By Robert Stevenson • Special to The Current
Deeds were handwritten in the nineteenth and early twentieth centuries, so it is difficult to determine exactly when 72 Broadway was first constructed. A deed transfer in 1859 made no mention of a structure but one in the early 1870’s did. However, other historical facts place its beginning around 1860 for the first part of the structure. Additions were made in succeeding years.
This 17 room stately home which sits in the middle of “Millionaire’s Row,” was built in the Second Empire style based on the French Renaissance Revival architecture during the reign of Emperor Napoleon III (1852-1870). Most characteristic of the exterior is the mansard roof with a flared, steep pitch. This design allowed homes on restricted lot sizes to have an extra story without raising the cornice line and consequently the taxes!
Also typical is the smooth brick work on the front with the very tight mortar joints. Above the front door, a work of art itself, is a red glass transom. It is an example of Bohemian glass where the glass was flashed and etched. The property itself is just over 26 feet wide at the street, but extends 203 feet from the curb, placing the back line about half way up the hill toward the Switchback Railroad bed.
The interior of the house is narrow and deep much like the outside. The parlor or living room is 32 feet deep and 16 feet wide with the hallway and staircase accounting for an additional 7 feet in width. From 1948 to 1999, the parlor was subdivided into 5 smaller rooms for use as a doctor’s office.
Of note in the parlor and hall is the floor. The quarter-sawn oak flooring is not original to the circa 1860 construction. It was most likely installed around the turn of the twentieth century. It was covered with linoleum squares for over 50 years, preventing uneven wear during the time the parlor served as a doctor’s office.
The pocket doors leading into the parlor were most likely removed during the 1948 conversion as well.
Another sliding doorway across the room, led to the house next door, installed at a time in the early twentieth century when the two structures were owned by the same person. There is a similar passageway in the front bedroom above. Both are now used as bookcases.
Another passageway leading to a porch is located on an adjacent wall. This one however is a large floor to ceiling window where the lower sash disappears into the wall above. This was another tax saving trick because for a time, houses were also taxed by their number of doors. A similar window leads to a second floor porch from the second bedroom above.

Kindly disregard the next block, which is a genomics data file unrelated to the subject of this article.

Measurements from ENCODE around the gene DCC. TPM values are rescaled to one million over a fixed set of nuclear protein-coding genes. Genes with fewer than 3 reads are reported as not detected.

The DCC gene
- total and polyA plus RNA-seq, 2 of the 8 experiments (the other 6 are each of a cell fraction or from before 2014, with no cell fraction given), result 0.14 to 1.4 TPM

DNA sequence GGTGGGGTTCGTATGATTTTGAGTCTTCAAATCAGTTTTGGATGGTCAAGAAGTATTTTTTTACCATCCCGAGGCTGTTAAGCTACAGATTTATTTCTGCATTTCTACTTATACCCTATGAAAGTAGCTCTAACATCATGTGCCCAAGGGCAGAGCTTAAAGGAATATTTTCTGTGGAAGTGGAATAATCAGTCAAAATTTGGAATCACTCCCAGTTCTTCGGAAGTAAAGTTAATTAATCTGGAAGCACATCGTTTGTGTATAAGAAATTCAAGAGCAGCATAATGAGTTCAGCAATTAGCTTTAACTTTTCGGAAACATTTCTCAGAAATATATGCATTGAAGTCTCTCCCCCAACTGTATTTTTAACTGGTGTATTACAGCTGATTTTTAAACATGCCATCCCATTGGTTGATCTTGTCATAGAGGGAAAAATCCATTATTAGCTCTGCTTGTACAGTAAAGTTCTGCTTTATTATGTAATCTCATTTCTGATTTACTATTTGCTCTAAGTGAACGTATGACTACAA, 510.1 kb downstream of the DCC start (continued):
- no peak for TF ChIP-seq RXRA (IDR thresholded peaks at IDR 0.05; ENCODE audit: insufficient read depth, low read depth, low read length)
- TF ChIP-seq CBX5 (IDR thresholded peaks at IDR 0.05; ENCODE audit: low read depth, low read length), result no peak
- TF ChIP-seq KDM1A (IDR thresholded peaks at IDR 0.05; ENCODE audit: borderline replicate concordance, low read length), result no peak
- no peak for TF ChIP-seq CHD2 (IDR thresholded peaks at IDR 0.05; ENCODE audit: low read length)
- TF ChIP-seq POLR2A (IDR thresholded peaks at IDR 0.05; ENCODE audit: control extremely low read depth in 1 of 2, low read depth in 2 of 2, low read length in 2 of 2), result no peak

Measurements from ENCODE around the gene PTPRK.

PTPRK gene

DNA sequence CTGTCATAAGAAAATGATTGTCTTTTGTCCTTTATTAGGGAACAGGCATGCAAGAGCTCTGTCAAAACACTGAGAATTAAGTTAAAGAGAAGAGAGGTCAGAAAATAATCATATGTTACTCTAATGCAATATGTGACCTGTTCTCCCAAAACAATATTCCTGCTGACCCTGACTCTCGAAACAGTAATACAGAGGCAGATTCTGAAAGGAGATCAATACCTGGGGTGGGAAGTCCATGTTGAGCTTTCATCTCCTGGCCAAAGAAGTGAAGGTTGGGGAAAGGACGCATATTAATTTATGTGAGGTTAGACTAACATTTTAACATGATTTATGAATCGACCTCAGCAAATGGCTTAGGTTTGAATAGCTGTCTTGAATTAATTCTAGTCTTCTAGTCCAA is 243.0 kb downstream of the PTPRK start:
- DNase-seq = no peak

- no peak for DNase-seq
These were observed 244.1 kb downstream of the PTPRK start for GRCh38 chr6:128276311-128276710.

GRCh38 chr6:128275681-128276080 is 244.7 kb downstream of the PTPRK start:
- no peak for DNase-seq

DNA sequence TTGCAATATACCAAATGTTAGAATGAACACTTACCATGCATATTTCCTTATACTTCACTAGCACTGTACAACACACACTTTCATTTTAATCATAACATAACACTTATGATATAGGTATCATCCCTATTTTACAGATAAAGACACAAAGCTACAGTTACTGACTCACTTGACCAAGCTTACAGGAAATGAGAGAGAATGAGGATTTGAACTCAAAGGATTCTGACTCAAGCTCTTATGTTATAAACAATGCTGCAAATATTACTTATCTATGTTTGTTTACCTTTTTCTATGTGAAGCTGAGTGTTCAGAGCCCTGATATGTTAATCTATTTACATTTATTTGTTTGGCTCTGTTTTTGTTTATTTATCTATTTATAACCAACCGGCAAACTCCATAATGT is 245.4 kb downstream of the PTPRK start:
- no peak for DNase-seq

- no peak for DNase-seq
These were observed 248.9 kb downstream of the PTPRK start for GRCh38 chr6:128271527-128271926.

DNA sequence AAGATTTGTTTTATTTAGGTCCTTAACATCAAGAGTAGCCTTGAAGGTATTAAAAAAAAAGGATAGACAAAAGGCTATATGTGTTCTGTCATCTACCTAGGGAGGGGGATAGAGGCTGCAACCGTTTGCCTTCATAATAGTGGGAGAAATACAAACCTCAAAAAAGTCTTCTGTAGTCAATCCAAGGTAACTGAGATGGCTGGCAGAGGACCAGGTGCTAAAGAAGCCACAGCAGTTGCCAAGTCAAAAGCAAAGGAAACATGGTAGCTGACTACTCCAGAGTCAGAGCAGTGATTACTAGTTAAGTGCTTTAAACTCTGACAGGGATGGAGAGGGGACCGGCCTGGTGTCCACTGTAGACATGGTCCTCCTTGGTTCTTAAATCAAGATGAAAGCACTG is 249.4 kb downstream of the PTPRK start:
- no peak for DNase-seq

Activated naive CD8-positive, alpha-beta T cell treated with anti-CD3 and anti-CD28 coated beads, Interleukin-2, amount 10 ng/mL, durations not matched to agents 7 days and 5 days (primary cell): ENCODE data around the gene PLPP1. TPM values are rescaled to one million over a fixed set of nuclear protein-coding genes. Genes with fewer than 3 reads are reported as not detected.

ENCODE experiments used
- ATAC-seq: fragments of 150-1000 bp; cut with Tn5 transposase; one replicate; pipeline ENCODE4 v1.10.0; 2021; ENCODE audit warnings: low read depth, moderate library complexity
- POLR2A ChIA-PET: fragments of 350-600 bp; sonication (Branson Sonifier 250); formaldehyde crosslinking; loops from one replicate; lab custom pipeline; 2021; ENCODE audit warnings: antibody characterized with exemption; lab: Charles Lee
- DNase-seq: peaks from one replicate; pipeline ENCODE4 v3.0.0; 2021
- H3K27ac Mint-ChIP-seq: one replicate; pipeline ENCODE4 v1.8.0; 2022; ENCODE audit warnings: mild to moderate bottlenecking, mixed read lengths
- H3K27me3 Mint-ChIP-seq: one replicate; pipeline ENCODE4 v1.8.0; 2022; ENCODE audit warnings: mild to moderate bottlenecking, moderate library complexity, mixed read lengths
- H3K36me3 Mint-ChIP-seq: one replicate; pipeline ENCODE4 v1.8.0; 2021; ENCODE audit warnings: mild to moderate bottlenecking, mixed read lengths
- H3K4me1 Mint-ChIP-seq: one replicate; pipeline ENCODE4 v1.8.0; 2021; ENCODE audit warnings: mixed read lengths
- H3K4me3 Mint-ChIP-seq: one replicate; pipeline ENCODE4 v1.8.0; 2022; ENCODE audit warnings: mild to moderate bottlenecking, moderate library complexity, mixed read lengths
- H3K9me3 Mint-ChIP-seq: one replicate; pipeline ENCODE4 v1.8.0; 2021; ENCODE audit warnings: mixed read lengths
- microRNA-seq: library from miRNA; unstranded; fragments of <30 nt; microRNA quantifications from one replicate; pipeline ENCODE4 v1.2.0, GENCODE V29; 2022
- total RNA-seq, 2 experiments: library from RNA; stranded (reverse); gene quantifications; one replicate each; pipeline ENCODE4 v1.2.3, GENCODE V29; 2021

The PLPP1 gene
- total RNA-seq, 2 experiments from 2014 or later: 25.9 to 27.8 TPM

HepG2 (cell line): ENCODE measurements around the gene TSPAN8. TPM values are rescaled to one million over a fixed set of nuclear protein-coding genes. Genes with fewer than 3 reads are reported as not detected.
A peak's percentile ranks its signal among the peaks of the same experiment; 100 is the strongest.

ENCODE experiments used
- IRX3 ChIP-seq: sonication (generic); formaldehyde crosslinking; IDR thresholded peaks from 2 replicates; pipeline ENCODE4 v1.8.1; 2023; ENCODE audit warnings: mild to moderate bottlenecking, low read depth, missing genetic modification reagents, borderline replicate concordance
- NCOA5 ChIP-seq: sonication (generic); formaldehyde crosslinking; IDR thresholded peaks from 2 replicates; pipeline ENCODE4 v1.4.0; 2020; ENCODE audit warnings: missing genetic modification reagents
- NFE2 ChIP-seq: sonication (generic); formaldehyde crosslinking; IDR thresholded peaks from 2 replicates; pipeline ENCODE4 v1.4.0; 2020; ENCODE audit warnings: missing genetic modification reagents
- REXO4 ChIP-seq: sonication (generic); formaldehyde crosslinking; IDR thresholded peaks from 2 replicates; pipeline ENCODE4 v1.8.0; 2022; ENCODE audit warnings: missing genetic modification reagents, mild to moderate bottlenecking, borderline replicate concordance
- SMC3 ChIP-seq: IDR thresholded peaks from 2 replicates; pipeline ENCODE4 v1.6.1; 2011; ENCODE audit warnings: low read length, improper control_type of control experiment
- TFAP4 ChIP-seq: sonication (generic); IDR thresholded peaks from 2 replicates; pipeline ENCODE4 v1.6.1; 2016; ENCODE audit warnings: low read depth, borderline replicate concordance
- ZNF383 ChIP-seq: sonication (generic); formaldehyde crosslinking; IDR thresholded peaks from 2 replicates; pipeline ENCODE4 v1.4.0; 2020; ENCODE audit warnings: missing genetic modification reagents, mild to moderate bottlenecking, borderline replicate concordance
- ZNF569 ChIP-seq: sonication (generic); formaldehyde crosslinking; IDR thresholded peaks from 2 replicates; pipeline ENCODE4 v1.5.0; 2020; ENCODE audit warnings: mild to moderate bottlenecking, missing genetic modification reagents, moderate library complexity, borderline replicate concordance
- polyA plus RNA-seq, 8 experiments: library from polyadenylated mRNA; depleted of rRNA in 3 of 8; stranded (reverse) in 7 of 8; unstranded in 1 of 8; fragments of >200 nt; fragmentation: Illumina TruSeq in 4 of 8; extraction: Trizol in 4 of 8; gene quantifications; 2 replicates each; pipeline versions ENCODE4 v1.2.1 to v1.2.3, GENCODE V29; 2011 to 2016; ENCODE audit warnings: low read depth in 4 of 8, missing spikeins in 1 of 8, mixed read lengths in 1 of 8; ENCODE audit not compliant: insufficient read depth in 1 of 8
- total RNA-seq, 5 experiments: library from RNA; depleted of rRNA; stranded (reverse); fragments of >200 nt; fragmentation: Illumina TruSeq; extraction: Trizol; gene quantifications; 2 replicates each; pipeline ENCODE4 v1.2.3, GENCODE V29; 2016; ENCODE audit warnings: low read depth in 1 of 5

The next room back is the dining room. An oak parquet floor was also installed here, probably around the turn of the century. Two swinging doors, lead into and out of the kitchen.
The second floor front contains three bedrooms and a bath. Off the front room was a dressing room. During other periods, this room also served as a kitchen, a nursery, and is now an office. Noteworthy is the floor of inlaid oak and cherry covered in succeeding renovations with sparkly pink linoleum and shag carpet.
Floors in the other front rooms were of random plank pine. These were never intended to be exposed but during the most recent renovation were sanded, stained, and coated with polyurethane.
In the second bedroom next to the walk-out window, are two other windows fashioned with curved glass. A third bedroom is behind the adjacent bathroom.
During a previous renovation, the doorway leading to the hall was walled off, leaving just the door exposed to the hall. Significant here is this door is paneled in etched Bohemian glass.
Further to the rear is another bath, and a master bedroom with two closets and a dressing room. A door leads to the second floor porch. A circular stairway, most recently installed, leads down to the garden patio below.
A stone wall dividing the properties is not as old as it might appear. It was constructed “only” 45 years ago with rubble from the fallen terraces installed during earlier Victorian times.
The third and fourth floors are apartment-like each with a living room, bedroom, kitchen, and bath.
Through the years, a number of prominent families known to Mauch Chunk have been associated with the house. Among them are Sherry, Cortright, Stedman, Blakeslee, and Polk. Two twentieth century occupant stand out, however.
In December, 1905, Horace DeYoung Lentz and his wife Jennie Alsover Lentz bought the house after the death of his brother Edward and his wife Emiline Polk Lentz. Lentz was a Mauch Chunk native who earned his degree in law from Harvard. He opened his law office in his home at 72 and purchased 70 in 1915 using it for a library, thus the need for the passageways between the two. Horace died in 1933 but his wife continued to own 72 until she sold it to Charles Neast in 1945 who developed it into apartments.
In 1948, Neast sold the property to a young doctor from Nesquehoning, George Thomas and his wife Laura. They raised a family of five in this home and provided medical care from the front room office until his death in 1992. His widow Laura remained in the home until her death in 1996, making the Thomas family the longest owners and occupants of the house, a record that should stand indefinitely. Their eldest daughter, Laura and her husband, Bob Stevenson, bought the house in 1997 and immediately began the transformation that is apparent today.
Widowed in 2000, Bob remarried another widow, Mary Mulligan, and they currently enjoy living at 72.